Tuning and Scales
There is not really the space to go into a lot of detail here but I feel it is appropriate to give at least the main principles a brief mention. For those who wish to look into the subject a list of useful publications is given at the end.
There are a number of different scales the most commonly met being Equal Temperament, Just Intonation, Mean Tone and Pythagorean. These are further complicated by the way Bagpipes work and the way the scales apply to different regional types. These modes such as Mixolydian, Lydian, Dorian will also be covered.
The bagpipe (discounting keyboards and free reed) is a unique instrument in that several notes can be sounding at once - the constant drone which can be based on the keynote and/or most commonly a fifth or fourth and the chanter which can sound a number of notes and on a few types regulators or subsidiary chanters. Because of this drone the notes of the chanter have to correspond with the harmonics produced by the drones otherwise beating will occur and the effect will not be pleasant. The scale of the chanter will therefore approximate to what is known as "just intonation" whereby the intervals are based on simple ratios that correspond to these harmonics. These are the fundamental at 1f, major tone 9/8f, major third 5/4f, perfect fourth 4/3f, perfect fifth 3/2f, major sixth 5/3f, major seventh 15/8f, octave 2f.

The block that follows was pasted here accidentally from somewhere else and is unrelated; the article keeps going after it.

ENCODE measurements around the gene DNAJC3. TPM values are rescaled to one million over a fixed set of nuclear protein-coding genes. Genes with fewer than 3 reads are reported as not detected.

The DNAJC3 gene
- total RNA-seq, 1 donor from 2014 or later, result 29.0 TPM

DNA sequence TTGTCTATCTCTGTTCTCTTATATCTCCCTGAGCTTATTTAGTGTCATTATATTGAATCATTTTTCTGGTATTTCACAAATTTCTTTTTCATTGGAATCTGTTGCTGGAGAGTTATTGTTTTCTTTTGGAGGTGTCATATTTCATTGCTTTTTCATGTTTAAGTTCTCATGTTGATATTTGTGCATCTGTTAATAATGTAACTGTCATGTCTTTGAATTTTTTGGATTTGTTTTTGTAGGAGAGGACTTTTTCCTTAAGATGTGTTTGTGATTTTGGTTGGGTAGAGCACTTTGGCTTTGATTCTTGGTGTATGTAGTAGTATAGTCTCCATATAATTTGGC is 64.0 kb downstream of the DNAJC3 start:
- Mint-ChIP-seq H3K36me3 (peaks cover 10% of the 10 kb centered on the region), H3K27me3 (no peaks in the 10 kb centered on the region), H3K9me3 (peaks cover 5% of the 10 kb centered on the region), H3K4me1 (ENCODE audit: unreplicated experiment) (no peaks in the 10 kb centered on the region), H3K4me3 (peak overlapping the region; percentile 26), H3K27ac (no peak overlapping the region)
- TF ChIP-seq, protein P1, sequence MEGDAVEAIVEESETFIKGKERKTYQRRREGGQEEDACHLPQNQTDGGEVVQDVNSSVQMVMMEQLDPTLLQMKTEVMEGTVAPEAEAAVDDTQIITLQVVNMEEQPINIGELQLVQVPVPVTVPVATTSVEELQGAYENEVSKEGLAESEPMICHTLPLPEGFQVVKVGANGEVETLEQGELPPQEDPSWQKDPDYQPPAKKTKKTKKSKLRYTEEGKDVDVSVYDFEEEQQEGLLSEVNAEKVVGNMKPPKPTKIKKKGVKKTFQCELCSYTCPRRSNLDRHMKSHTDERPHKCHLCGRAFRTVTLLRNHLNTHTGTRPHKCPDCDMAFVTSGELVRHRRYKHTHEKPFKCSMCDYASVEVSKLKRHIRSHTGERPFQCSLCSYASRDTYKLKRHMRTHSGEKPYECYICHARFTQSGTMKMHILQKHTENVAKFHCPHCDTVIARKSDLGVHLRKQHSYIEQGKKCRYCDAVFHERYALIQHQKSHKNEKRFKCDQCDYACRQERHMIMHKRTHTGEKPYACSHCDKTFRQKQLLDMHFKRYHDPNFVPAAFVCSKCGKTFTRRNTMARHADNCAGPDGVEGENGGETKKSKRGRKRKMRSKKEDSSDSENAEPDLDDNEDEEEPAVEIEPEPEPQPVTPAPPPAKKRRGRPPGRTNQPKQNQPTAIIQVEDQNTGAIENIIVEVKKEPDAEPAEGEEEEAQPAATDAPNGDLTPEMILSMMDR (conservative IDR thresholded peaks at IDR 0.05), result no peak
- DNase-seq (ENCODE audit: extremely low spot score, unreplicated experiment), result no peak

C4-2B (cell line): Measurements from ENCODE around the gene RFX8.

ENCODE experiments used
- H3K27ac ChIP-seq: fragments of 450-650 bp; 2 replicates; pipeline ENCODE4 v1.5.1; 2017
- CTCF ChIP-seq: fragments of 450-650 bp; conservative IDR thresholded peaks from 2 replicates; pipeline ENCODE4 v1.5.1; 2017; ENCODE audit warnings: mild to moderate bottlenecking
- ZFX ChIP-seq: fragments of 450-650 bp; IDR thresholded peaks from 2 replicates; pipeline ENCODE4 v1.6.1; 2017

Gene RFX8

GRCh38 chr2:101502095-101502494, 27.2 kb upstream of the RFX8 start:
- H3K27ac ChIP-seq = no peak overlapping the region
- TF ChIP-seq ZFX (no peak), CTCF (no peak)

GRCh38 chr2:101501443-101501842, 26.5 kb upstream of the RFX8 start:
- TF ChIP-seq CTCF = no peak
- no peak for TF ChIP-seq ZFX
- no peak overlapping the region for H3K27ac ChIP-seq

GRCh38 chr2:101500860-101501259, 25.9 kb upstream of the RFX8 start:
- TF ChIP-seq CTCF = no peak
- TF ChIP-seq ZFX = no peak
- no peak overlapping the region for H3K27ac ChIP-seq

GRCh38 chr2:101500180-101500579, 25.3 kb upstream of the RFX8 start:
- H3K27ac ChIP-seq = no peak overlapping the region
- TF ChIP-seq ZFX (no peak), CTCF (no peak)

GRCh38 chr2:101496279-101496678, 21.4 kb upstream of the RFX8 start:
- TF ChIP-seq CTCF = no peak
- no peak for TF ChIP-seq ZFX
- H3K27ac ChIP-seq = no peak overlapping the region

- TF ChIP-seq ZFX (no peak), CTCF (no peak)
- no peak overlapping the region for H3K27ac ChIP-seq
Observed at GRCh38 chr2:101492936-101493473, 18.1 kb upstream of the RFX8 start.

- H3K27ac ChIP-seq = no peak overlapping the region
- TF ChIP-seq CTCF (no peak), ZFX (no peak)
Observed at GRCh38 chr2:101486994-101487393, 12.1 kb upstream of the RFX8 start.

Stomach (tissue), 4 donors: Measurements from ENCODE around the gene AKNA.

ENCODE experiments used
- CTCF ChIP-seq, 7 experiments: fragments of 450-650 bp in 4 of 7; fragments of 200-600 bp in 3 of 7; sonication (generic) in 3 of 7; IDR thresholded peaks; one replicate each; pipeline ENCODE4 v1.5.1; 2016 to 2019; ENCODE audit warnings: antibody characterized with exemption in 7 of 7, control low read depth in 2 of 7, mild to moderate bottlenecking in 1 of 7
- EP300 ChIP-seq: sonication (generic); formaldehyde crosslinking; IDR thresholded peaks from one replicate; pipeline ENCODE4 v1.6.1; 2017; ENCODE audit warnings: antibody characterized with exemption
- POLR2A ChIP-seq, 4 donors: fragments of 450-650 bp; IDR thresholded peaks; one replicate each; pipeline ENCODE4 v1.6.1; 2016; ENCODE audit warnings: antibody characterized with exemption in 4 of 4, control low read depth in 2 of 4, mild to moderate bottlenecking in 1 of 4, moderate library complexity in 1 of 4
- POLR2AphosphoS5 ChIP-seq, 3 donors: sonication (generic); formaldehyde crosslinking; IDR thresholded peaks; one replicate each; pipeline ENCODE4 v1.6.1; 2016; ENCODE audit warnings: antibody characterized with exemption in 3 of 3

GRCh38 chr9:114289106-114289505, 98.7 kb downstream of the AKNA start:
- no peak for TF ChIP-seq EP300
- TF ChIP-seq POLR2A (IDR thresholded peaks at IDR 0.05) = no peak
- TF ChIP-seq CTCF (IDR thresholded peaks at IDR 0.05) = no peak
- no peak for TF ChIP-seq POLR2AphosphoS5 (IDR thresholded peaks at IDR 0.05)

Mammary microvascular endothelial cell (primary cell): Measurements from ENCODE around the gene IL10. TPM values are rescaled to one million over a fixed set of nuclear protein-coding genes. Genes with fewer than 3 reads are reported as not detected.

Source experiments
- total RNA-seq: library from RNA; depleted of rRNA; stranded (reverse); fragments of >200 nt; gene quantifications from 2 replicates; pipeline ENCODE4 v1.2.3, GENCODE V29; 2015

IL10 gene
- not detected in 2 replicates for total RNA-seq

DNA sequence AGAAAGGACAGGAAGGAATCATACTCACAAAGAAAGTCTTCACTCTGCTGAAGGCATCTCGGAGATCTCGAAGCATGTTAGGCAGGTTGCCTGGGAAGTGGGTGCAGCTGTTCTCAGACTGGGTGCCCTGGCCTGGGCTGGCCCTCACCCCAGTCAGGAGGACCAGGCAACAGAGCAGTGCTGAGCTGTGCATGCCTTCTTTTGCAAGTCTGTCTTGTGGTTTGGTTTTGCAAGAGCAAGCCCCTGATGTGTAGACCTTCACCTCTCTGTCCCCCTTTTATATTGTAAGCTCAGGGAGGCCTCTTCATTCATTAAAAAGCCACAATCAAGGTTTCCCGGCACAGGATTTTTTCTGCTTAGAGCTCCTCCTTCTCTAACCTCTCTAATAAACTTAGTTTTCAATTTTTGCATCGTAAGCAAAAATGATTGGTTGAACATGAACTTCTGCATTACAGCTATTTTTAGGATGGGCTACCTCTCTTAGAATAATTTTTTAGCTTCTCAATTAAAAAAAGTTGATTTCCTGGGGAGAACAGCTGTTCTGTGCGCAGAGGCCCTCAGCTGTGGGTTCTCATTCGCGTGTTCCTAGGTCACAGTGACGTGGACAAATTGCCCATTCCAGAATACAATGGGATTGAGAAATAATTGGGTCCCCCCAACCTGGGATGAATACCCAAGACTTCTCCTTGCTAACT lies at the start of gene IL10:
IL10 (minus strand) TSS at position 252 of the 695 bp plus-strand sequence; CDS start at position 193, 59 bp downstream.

With multiple key instruments such as keyboards the scale is divided into equal values to even out the differences but this does not suit bagpipes as certain notes will clash due to the difference between the pure and tempered tones. For instance applying the just intonation to the scale of of say A major gives the following results starting at A = 440hz, we get B = 495hz, C# = 550hz, D = 587hz, E = 660hz, F# = 733hz, G# = 825hz and a = 880hz. Now if we go up a fifth to E we get E = 660hz, F# = 742.5hz, G# = 825hz, a = 880hz, b = 990hz, c# = 1100hz, d# = 1238hz and e = 1320hz. These intervals are sometimes expressed in "cents", where 1 cent is equal to the 12th root of 2. There are 1200 of them to an octave and with equal temperament they divide up conveniently into 100 per semitone. When applied to just intonation they give slightly differing values of (figures in brackets equal temperament) Major tone = 204 (200), Major third = 384 (400), Perfect fourth = 498 (500), perfect fifth = 702 (700), major sixth 884 (900), major seventh 1,088 (1100) and octave 1200 (1200). From this it can readily be seen that their is an immediate problem with the F# (major third) as to play accurately in the key of E it needs to be sharper in pitch than in the key of A, the home key of the chanter. In practice the notes have to be tempered, i.e. the difference evened out to not overly notice in either key. The more keys that a chanter has to play in then the more notes that require tempering to give an acceptable result with the trade off being how they sound against the fixed pitch of the drone.